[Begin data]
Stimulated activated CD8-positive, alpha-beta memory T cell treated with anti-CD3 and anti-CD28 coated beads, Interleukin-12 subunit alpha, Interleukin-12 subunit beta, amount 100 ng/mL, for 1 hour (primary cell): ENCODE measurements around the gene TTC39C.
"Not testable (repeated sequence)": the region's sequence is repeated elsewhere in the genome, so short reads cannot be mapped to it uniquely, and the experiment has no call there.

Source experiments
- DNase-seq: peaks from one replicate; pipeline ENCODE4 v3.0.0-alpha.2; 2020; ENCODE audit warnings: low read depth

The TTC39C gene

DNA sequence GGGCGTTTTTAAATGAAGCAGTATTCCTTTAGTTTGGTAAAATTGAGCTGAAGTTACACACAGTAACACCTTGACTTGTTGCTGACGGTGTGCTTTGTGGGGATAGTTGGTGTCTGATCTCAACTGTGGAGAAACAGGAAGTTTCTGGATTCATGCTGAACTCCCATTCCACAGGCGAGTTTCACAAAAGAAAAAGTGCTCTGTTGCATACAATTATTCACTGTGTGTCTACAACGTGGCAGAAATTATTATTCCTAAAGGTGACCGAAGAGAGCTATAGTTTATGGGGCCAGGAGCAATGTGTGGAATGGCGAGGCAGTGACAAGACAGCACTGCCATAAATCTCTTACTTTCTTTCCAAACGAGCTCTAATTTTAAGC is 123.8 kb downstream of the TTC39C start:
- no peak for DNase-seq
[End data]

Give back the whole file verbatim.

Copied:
Stimulated activated CD8-positive, alpha-beta memory T cell treated with anti-CD3 and anti-CD28 coated beads, Interleukin-12 subunit alpha, Interleukin-12 subunit beta, amount 100 ng/mL, for 1 hour (primary cell): ENCODE measurements around the gene TTC39C.
"Not testable (repeated sequence)": the region's sequence is repeated elsewhere in the genome, so short reads cannot be mapped to it uniquely, and the experiment has no call there.

Source experiments
- DNase-seq: peaks from one replicate; pipeline ENCODE4 v3.0.0-alpha.2; 2020; ENCODE audit warnings: low read depth

The TTC39C gene

DNA sequence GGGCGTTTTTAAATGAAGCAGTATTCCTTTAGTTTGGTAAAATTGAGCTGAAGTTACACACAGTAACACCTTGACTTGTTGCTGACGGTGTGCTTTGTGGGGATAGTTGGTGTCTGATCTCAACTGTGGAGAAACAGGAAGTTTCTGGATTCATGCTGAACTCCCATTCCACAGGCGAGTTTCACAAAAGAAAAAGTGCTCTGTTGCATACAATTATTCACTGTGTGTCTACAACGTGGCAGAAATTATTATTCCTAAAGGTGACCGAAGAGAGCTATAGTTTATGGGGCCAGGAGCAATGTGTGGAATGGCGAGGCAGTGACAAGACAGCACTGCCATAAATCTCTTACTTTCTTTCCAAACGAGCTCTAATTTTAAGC is 123.8 kb downstream of the TTC39C start:
- no peak for DNase-seq